Medical management of sinus of Valsalva aneurysm (SVA) usually involves clinical stabilization (eg, optimizing medications for heart failure syndrome) and perioperative assessment and management.[14]

Transcatheter closure of ruptured SVA has been successfully performed using Amplatzer devices.[21, 22, 23] Ruptured SVAs have been treated with transcatheter closure to avoid sternotomy and cardiopulmonary bypass in critically ill patients.

Although advanced percutaneous techniques have been performed in the correction of this anomaly, open-heart surgery with or without aortic valve replacement remains the standard of care. A surgical approach may also allow additional procedures such as aortic root replacement or ventricular septal defect closure.[10, 12, 13]

Surgical Care

Cardiothoracic surgery consultation is urgent in patients with ruptured sinus of Valsalva aneurysm (SVA), because clinical deterioration can be rapid.

Conventionally, with an operative mortality below 2%, surgical repair of the ruptured SVA has been the mainstay of therapy. Urgent surgical repair is recommended in all patients with ruptured SVA, especially with intracardiac shunting.[24, 25, 26] Aggressive surgical correction of unruptured SVA is often recommended because of the lesion's association with increased morbidity and mortality.[8, 27, 9, 28, 29, 30]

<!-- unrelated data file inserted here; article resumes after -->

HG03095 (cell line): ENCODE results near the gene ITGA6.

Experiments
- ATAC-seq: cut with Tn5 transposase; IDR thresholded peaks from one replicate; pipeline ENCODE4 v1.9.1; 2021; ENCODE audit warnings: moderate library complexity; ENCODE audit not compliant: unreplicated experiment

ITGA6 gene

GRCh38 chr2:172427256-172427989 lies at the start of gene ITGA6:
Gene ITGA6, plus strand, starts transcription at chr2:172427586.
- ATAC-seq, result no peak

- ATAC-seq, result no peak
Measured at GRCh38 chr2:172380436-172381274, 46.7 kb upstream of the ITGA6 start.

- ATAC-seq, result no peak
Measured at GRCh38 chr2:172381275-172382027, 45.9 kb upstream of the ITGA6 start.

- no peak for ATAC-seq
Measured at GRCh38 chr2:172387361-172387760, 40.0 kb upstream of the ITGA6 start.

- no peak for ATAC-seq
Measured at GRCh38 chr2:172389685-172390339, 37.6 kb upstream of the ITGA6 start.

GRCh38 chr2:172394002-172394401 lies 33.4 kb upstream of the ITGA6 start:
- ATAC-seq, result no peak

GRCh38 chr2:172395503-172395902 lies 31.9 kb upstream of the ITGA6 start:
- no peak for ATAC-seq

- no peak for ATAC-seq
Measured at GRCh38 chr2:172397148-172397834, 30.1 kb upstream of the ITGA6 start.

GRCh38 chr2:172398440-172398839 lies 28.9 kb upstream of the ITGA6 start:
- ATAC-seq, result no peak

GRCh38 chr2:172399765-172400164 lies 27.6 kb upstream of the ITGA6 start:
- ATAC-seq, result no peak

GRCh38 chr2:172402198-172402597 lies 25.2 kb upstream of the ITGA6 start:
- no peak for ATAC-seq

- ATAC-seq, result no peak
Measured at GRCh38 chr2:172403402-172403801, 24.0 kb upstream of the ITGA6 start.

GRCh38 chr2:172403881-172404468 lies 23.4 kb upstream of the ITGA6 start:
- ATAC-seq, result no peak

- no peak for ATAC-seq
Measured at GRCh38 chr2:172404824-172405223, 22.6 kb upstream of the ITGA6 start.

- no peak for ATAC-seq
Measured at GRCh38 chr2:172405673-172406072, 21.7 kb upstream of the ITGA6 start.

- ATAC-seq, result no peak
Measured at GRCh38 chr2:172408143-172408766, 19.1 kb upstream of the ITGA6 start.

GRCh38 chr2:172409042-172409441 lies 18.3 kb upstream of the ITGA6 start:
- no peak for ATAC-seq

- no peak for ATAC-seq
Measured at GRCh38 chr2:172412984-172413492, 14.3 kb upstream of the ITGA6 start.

Surgical repair may include the following procedures:

  • Aortic root reconstruction or replacement
  • Aortic valve repair or replacement
  • Bentall procedure (valved conduit)
  • Ventricular septal defect repair (if present)
  • Atrial septal defect repair (if present)
  • Primary suture closures (pledget) and patch closures (if ruptured)
 

Medication

Medication Summary

Surgery is the definitive therapy for sinus of Valsalva aneurysm (SVA). Depending on the clinical presentation, perioperative medical management consists of (1) relieving heart failure symptoms; (2) treating arrhythmia, if present; and (3) treating endocarditis, if present. The reader is encouraged to read corresponding articles for appropriate medication therapy.

See the American Heart Association (AHA) and/or American College of Cardiology (ACC) guidelines on: